The Buzz This Week 

Last month, data released from the United States Bureau of Labor Statistics (BLS) showed that healthcare hiring reached a 30-year high in 2023, growing at the fastest rate since 1991. With a 3.9% hiring increase, healthcare jobs expanded by more than double the 1.5% growth rate seen across other industries last year. Despite the job increases, provider organizations face ongoing challenges with their workforce’s health and capacity.

The healthcare sector currently employs more than 17.4 million people. In 2023, the industry added 654,000 jobs— accounting for almost one-quarter of all new jobs in the U.S. According to the U.S. Department of Labor, this trend continued in January 2024 with the addition of 70,300 jobs, despite an anticipated slowdown.  

While hospital employment is up 3.7% since the start of the pandemic, ambulatory care hiring has increased 9.6%, averaging 26,700 jobs per month in 2023. The surge in ambulatory care jobs, specifically, is driven by the shift in patient preferences to receive care in outpatient settings. Nursing home and residential facility hiring continues to struggle—down 4.6% from pre-pandemic levels—averaging 5,800 and 6,800 jobs per month, respectively. The lag in residential care hiring has been attributed to nursing home closures and low resident census.  

The increase in healthcare hiring can be attributed to pandemic recovery and increased demand for care. This includes the return of elective procedures that were previously delayed during the pandemic and continued hiring to replace workers who left the industry during 2021 and 2022.  

During the pandemic, the healthcare sector faced significant job loss, with many employees experiencing burnout, retiring, or leaving the industry for other opportunities. BLS data shows that the healthcare workforce largely recovered the more than 1 million early pandemic job losses by October 2022 and has steadily been adding jobs since. But burnout, recruitment, and retention remain challenges. And many facilities face continued staffing shortages. As a result of the turnover, experience levels declined from pre-pandemic levels, with the median tenure of nurses dropping 20% between 2021 and 2022, from 3.6 years to 2.8 years.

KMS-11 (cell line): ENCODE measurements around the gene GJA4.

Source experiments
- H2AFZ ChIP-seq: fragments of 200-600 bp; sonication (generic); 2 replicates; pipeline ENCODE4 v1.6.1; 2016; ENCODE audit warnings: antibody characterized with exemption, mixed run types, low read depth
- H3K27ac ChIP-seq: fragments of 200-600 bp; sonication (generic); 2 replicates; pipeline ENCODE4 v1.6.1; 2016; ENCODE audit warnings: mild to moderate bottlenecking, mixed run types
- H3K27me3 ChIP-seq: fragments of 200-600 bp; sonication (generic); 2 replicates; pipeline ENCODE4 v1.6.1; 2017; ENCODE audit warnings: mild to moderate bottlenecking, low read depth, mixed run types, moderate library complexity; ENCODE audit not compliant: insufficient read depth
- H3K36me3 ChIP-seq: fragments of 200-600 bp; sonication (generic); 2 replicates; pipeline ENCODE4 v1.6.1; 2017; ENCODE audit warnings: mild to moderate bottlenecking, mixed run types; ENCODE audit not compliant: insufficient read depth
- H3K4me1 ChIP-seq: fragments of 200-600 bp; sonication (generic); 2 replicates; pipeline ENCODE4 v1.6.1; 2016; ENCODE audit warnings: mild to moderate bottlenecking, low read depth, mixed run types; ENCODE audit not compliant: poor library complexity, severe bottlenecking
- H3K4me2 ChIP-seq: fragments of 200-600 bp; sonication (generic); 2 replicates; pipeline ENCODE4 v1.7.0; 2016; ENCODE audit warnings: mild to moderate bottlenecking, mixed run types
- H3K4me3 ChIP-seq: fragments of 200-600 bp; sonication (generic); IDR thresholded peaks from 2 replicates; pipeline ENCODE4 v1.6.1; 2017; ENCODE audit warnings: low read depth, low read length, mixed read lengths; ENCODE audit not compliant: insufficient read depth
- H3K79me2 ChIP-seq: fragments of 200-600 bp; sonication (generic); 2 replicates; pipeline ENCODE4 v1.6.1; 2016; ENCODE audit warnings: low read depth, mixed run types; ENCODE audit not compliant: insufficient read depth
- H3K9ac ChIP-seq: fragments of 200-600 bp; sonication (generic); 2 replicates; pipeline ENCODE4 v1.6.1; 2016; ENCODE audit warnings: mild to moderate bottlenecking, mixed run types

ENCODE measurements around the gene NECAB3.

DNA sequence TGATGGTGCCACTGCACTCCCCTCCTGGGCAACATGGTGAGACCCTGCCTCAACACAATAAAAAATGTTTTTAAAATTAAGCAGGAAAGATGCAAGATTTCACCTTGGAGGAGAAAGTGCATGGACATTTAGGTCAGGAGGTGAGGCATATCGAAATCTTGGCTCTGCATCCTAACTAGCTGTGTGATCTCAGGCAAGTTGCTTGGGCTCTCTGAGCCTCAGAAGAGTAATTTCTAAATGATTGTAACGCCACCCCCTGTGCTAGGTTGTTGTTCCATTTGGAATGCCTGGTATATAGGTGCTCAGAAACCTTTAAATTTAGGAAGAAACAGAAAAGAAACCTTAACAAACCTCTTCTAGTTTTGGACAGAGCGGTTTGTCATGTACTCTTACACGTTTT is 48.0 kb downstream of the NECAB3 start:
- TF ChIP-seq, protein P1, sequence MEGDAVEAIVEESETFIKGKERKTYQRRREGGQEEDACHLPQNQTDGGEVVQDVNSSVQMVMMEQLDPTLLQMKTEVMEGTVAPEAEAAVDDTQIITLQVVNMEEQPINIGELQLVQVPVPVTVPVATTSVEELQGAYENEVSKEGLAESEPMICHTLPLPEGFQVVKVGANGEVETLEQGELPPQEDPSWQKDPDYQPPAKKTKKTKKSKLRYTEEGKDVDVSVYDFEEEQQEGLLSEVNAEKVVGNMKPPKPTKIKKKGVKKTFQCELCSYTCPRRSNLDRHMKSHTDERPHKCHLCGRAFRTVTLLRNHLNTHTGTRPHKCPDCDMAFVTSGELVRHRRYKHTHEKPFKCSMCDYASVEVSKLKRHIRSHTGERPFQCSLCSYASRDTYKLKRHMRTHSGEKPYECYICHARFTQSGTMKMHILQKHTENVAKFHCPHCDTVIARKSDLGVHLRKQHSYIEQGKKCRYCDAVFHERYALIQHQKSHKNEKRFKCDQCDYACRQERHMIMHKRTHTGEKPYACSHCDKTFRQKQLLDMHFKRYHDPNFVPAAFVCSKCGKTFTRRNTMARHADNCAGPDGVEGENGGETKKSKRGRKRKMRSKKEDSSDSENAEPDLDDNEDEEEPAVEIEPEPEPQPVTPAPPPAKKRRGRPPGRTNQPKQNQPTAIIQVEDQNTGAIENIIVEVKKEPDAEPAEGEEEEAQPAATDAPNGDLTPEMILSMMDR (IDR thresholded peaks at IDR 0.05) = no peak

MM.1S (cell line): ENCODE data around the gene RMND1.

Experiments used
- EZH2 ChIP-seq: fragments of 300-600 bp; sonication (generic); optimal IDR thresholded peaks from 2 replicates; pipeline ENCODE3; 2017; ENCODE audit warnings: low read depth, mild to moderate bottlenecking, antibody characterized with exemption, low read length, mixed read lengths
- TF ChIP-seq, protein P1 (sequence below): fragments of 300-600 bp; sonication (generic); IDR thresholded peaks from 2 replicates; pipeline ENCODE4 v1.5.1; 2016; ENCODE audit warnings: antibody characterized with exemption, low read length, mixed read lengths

Why It Matters

With an increasingly aging population, the healthcare workforce will likely remain in high demand and a strong job generator for years to come. The U.S. Chamber of Commerce anticipates an increased demand for healthcare and pharmaceutical workers, expecting over 3.3 million new jobs in the next 7 years. The BLS expects the sector will create about 45% of all projected job gains from 2022 to 2032. Healthcare staffing needs are expected to continue to support overall employment growth for the near future.  

However, employee retention remains a key concern for the healthcare sector. Up to 70% of healthcare workers are still experiencing high stress and burnout. The number of healthcare and social assistance employees who resigned in September 2023 was 9% higher than pre-pandemic and 22% higher than 2019. Some labor economists believe these retention dynamics are unlikely to change significantly moving forward. While recent hiring metrics are encouraging and the opportunities for patient-facing positions continue to rise, the future of the U.S. healthcare sector is not without its challenges, including an aging workforce, increasing healthcare needs, and higher employment demands.  

Additionally, hospitals are still facing below-average operating margins, with financial recovery taking longer than anticipated. According to a report from Fitch, “Managing personnel costs is the ‘single most meaningful differentiator between operational success and failure.’” Health systems will need to be strategic with their ongoing recruitment and retention efforts while continuing to rebuild a robust workforce.   


Health Care Workers Kept Leaving the Industry After Pandemic: StuDY

Healthcare Dive:
Healthcare Job Growth Reached Three-Decade High in 2023

NEJM Catalyst:
The Great Resignation, Employment, and Wages in Health Care

The Wall Street :
Hot Healthcare Hiring Bolsters Cooling U.S. Labor Market

Editorial advisor: Roger Ray, MD, Chief Physician Executive.


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